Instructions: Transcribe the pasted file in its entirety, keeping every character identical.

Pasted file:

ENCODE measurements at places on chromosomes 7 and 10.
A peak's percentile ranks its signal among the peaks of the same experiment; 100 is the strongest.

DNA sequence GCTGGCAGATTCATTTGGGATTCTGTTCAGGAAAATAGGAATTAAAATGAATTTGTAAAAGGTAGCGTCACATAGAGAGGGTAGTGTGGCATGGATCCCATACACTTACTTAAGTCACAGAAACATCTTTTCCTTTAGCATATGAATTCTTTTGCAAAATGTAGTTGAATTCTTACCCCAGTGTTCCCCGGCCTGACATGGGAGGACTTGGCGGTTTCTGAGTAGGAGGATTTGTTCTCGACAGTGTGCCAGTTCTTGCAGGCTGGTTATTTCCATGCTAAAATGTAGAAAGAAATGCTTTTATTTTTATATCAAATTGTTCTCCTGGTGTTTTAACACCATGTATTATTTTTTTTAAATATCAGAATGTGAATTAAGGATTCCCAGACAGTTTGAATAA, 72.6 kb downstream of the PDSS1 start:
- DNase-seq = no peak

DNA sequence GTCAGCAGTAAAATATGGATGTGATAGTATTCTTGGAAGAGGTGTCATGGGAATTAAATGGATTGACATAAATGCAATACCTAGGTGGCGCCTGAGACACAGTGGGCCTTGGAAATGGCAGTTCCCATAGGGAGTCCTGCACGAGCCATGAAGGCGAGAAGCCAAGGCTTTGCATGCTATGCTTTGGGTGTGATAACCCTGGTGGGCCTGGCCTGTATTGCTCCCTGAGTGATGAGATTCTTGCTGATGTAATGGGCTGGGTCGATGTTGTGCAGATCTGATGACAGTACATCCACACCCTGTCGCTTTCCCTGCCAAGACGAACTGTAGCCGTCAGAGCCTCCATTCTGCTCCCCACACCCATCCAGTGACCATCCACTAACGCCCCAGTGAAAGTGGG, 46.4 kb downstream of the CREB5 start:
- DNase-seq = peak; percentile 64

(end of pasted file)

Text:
ENCODE measurements at places on chromosomes 7 and 10.
A peak's percentile ranks its signal among the peaks of the same experiment; 100 is the strongest.

DNA sequence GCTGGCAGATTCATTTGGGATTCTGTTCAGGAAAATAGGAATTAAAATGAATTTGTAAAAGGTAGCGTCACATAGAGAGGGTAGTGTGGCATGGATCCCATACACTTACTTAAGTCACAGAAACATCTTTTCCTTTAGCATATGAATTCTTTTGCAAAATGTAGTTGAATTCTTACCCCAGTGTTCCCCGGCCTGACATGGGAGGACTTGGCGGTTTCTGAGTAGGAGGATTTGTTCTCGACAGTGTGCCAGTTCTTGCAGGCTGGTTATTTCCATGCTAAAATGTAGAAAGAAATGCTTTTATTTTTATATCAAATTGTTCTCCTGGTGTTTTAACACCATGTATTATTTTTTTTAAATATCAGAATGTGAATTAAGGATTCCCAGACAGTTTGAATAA, 72.6 kb downstream of the PDSS1 start:
- DNase-seq = no peak

DNA sequence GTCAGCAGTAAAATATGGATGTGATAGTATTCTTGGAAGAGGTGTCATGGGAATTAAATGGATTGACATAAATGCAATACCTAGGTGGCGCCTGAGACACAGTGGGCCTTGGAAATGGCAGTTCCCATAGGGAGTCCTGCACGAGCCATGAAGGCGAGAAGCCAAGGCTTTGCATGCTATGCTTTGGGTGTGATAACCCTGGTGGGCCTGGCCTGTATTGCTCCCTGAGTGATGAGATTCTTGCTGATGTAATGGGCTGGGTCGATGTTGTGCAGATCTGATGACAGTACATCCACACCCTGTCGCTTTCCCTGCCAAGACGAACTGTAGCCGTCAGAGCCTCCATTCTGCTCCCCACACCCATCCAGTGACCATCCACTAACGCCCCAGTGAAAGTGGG, 46.4 kb downstream of the CREB5 start:
- DNase-seq = peak; percentile 64